Much of the plot is initially confusing, made all the more so by Melville’s roving camerawork. I would have to watch it again, but I’m 95% positive that Silien’s interrogation scene is filmed all in one take. The camera moves rapidly, turning to follow Superintendent Clain (Jean Desailly) as he circumnavigates the room. Belmondo remains the fixed point that occupies the center of the frame, practically stopping the camera’s kinetic movement each time it lights on him.

The audience does not know where their sympathies lie for much of the film, as Silien moves from one inexplicable act to another. Belmondo’s impenetrable gaze and ice-cold stare give nothing away, nor does the somewhat detached nature of Meville’s camera. The script is as dense as a Raymond Chandler novel, the characters flitting in and out and speaking in clipped, arcane tones. There’s almost no music to build the tension or clue the viewer into a sympathy with one character or the other. Belmondo jumps between iciness and sudden, frightening violence, but remains the anchor of the film. This is a gangster flick, after all.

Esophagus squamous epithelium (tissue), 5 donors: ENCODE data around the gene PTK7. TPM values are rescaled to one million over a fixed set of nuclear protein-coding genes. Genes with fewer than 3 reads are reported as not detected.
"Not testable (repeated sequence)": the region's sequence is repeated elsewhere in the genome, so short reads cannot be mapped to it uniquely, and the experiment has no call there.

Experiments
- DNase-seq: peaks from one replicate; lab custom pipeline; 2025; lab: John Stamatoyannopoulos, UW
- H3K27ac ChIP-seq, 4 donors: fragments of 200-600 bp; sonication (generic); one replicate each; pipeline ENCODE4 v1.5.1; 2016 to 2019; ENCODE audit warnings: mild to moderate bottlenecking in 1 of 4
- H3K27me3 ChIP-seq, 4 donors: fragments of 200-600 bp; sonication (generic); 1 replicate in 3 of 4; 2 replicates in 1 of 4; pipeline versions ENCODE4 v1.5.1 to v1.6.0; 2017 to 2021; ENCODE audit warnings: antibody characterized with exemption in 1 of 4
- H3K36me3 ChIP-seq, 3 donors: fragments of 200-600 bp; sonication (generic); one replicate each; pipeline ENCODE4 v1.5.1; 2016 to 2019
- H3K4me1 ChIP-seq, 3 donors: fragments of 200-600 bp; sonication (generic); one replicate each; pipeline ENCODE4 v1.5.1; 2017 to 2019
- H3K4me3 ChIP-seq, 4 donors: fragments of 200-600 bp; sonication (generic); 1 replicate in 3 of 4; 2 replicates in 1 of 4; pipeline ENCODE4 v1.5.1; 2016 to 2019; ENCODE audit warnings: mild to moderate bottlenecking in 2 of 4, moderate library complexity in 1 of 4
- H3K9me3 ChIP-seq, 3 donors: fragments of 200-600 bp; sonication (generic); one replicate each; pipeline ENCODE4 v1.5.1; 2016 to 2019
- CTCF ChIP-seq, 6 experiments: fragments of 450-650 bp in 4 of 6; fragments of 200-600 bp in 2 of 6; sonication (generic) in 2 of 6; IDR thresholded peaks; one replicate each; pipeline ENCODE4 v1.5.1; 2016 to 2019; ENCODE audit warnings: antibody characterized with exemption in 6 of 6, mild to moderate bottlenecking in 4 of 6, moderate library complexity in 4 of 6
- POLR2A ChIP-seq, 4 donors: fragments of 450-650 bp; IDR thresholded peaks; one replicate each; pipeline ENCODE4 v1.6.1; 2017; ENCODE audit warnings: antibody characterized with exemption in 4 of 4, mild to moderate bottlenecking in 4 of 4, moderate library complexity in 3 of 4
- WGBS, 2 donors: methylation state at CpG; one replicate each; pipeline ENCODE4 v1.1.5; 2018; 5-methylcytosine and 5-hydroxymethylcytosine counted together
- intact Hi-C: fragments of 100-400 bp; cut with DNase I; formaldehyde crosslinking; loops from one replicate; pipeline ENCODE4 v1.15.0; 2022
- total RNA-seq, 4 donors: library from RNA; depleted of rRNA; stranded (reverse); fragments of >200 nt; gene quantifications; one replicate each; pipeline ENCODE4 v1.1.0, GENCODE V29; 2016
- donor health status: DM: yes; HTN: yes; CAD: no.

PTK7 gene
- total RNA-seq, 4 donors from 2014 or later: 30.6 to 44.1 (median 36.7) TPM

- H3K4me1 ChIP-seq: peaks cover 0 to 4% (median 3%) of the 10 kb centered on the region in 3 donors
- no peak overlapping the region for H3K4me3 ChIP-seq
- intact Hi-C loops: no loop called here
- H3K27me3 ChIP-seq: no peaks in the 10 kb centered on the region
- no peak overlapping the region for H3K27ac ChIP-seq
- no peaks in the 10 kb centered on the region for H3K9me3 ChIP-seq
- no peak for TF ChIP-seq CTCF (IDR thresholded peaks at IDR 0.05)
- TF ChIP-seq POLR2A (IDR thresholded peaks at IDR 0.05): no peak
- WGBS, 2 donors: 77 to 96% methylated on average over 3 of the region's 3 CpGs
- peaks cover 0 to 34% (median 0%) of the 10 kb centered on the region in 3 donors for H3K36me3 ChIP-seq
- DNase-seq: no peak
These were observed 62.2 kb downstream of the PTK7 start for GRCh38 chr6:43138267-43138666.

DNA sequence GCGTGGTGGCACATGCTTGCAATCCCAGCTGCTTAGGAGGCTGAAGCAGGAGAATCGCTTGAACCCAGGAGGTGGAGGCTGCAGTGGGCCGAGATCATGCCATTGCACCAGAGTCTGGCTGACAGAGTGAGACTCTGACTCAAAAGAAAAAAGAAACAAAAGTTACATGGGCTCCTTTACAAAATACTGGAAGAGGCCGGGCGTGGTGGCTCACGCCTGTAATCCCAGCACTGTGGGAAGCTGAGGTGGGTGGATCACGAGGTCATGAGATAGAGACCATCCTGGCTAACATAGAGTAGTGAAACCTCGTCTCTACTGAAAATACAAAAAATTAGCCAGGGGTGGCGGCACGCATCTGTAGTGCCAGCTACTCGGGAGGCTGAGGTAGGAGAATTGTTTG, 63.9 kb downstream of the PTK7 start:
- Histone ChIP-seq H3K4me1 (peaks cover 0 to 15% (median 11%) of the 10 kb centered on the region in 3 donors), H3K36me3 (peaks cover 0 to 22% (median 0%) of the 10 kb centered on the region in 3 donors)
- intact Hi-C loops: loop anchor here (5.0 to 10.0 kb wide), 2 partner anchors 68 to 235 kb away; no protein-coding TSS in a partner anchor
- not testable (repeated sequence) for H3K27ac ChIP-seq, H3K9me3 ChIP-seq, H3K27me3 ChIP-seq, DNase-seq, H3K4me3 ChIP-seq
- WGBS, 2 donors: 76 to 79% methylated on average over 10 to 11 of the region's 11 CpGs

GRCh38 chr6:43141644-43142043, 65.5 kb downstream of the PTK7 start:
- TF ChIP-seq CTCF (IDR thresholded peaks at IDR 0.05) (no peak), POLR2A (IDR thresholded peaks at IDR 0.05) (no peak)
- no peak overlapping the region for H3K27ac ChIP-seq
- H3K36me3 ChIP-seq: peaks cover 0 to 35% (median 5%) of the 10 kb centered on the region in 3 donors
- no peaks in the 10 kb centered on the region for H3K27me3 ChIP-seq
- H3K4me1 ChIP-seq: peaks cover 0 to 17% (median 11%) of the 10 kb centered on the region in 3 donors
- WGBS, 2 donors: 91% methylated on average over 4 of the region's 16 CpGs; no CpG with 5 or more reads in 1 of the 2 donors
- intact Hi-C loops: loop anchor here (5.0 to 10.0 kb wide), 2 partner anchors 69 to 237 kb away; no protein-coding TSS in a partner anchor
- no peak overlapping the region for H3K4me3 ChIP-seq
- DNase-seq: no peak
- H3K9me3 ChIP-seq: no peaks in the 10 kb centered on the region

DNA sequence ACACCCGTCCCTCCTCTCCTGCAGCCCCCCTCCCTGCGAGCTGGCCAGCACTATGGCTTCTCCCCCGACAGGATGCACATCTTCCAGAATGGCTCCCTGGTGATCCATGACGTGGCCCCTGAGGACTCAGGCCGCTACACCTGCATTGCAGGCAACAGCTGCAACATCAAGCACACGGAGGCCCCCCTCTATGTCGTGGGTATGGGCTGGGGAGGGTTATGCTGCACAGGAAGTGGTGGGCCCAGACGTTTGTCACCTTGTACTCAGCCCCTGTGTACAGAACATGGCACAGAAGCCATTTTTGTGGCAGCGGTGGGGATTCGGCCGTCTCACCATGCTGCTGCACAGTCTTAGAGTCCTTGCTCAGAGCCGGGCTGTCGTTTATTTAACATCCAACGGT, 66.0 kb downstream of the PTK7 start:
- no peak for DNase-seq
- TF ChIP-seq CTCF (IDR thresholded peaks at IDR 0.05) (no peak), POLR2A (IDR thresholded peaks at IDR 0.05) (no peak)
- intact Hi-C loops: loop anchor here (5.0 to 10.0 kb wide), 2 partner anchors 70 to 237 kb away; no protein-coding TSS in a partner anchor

I can’t complain about a single moment in Le Doulos, except to say that the final reveal is a bit of a let down. While it explains everyone’s actions, I confess that I wanted a bit more subterfuge. The film set me up for that, and I would have loved to see it fulfilled.

Le Doulos is an exercise in noir tones, a French version of an American gangster film, but in my opinion better than anything Godard ever came up with. This is post-war French filmmaking at its finest.